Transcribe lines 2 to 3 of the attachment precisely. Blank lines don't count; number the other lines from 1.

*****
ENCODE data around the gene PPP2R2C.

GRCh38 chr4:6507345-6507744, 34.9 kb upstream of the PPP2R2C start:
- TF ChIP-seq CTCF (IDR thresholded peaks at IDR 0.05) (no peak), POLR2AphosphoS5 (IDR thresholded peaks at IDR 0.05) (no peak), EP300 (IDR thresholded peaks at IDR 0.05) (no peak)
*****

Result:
GRCh38 chr4:6507345-6507744, 34.9 kb upstream of the PPP2R2C start:
- TF ChIP-seq CTCF (IDR thresholded peaks at IDR 0.05) (no peak), POLR2AphosphoS5 (IDR thresholded peaks at IDR 0.05) (no peak), EP300 (IDR thresholded peaks at IDR 0.05) (no peak)